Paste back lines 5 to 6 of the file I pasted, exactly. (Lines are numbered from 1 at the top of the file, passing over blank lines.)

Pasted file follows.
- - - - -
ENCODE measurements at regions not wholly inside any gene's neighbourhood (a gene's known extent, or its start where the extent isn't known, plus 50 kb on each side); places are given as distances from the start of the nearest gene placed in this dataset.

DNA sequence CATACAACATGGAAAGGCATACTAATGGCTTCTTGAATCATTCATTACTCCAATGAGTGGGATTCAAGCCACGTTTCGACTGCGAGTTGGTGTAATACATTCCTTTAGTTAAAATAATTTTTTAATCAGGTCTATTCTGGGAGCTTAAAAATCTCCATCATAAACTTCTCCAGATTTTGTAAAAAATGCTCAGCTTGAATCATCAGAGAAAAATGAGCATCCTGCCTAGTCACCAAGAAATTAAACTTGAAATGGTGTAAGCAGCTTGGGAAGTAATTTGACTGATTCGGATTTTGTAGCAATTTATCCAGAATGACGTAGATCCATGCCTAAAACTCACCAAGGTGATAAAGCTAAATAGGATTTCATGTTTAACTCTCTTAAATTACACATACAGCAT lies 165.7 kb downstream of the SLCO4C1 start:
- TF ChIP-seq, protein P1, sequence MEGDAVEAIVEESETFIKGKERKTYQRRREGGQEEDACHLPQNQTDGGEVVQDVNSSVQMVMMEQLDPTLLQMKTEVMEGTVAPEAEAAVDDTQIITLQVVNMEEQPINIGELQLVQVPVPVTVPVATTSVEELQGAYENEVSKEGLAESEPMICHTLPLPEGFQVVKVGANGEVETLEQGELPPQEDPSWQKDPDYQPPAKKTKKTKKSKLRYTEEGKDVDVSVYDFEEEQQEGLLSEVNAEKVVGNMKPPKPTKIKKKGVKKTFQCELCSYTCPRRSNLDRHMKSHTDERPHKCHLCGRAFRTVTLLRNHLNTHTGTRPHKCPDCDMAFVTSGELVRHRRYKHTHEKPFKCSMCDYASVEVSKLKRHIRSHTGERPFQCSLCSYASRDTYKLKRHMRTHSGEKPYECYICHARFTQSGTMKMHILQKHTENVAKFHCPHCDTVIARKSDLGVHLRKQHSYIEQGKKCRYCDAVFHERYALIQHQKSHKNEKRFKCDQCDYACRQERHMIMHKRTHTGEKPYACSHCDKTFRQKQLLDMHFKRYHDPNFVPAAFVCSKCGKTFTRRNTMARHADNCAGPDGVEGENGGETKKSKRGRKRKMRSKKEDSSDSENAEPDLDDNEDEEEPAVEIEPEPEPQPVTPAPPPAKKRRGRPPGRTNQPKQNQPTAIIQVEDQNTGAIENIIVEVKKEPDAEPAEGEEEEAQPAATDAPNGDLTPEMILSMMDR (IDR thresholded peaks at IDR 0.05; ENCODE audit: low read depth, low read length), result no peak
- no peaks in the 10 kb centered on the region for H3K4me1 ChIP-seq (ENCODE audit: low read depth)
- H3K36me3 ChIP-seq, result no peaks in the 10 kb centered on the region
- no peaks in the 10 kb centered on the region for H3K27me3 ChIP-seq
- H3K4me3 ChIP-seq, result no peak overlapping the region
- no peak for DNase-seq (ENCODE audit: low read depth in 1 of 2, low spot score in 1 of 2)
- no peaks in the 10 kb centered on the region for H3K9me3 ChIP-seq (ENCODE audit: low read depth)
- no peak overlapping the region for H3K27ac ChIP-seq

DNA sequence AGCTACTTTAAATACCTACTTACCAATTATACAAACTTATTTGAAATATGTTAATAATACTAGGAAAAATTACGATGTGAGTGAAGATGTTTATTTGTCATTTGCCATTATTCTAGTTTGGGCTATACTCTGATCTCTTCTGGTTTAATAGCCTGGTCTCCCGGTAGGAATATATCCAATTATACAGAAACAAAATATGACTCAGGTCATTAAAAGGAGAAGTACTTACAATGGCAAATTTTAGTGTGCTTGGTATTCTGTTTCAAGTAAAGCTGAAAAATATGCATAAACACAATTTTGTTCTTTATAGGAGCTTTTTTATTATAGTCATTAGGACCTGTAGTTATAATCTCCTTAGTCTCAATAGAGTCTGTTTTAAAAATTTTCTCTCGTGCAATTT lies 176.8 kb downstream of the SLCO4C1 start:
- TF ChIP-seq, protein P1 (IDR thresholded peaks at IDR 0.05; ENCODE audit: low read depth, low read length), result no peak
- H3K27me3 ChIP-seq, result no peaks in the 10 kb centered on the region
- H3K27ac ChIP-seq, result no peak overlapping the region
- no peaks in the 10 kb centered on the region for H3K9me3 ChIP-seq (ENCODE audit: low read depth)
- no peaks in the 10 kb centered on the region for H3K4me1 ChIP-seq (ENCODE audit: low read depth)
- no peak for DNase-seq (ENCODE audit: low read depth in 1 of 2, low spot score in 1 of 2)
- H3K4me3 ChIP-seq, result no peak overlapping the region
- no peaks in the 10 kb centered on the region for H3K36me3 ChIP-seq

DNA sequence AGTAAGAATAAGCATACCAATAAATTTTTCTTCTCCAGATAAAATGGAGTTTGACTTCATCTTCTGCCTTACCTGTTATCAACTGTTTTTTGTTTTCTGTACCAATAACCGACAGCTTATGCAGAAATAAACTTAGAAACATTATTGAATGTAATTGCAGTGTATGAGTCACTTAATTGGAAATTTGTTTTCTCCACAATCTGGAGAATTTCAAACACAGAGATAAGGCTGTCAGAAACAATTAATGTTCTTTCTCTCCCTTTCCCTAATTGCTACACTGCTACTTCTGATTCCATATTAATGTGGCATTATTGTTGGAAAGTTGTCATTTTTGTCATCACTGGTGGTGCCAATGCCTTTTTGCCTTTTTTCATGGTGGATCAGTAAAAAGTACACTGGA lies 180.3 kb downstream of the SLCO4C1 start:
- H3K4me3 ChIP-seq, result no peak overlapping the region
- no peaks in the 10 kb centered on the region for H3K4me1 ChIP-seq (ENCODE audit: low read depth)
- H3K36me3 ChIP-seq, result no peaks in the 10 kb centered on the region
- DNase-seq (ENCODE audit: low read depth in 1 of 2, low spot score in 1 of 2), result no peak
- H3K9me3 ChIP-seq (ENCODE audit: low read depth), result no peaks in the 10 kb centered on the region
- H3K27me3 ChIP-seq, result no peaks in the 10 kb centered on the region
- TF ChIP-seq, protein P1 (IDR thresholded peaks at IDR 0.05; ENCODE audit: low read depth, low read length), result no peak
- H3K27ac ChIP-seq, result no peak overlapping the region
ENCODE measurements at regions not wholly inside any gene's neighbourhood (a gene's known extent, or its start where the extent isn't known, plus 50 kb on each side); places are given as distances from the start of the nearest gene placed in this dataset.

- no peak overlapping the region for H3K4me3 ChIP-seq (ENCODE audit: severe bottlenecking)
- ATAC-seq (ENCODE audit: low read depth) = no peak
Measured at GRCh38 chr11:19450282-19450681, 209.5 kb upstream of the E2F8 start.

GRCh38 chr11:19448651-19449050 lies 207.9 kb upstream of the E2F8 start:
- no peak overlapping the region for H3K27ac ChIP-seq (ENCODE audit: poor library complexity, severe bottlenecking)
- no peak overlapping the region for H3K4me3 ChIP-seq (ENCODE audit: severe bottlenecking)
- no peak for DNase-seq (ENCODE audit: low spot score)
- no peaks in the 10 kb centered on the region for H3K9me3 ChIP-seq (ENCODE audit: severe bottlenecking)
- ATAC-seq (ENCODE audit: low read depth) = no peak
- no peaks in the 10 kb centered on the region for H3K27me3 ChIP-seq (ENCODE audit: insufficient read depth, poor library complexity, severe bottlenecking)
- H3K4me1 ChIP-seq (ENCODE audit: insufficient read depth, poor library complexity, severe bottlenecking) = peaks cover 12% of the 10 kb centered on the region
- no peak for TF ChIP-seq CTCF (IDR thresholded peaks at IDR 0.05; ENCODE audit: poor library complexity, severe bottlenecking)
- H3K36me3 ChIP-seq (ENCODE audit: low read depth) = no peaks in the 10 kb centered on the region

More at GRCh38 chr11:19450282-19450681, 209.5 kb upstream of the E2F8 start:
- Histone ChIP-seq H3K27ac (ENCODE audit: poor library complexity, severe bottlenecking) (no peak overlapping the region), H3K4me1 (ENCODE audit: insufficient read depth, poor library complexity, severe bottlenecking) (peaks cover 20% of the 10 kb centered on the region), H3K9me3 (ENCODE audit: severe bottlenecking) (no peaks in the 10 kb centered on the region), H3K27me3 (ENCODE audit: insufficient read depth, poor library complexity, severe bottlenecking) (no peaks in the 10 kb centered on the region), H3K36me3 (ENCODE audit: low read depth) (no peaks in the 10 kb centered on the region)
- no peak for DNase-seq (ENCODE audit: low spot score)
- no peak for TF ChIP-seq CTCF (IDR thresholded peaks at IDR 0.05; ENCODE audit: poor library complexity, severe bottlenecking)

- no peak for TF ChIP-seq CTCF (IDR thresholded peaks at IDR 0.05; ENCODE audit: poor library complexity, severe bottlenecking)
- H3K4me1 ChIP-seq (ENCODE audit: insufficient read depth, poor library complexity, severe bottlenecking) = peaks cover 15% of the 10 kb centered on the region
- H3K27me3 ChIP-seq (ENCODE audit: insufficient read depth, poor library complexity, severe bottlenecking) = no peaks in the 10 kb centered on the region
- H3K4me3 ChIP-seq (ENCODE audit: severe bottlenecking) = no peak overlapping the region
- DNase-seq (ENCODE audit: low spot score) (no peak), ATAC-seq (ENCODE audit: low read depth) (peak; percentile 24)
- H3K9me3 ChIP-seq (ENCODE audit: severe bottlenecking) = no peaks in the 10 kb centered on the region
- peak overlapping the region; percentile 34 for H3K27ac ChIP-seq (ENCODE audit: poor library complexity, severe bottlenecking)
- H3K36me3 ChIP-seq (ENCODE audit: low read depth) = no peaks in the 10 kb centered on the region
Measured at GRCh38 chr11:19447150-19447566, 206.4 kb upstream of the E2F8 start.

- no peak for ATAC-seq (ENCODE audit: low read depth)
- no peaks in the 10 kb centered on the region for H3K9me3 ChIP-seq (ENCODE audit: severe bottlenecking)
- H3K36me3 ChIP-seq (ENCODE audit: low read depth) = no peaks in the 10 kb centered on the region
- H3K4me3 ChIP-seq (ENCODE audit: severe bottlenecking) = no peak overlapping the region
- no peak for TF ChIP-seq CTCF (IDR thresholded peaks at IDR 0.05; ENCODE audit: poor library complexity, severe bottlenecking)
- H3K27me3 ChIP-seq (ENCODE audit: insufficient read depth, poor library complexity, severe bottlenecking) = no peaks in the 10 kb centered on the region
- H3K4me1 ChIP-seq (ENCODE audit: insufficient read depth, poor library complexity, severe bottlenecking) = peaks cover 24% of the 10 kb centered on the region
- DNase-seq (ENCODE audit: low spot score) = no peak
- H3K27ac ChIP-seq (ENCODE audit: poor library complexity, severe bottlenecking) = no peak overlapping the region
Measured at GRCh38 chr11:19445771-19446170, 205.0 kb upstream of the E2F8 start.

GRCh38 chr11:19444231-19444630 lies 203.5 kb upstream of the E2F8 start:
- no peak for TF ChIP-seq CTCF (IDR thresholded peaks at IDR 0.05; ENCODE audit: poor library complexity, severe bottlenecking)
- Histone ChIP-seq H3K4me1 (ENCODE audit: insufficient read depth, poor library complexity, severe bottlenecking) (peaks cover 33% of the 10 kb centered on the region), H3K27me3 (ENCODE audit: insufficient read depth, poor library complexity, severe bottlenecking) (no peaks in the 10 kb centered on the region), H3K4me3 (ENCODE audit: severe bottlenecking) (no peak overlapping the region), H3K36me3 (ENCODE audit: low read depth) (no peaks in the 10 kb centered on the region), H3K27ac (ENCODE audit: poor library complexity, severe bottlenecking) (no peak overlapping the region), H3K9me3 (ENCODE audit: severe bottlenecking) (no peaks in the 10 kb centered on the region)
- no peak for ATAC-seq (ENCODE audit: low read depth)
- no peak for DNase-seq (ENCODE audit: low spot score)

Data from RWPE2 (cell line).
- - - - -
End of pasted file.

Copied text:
- H3K36me3 ChIP-seq, result no peaks in the 10 kb centered on the region
- no peaks in the 10 kb centered on the region for H3K27me3 ChIP-seq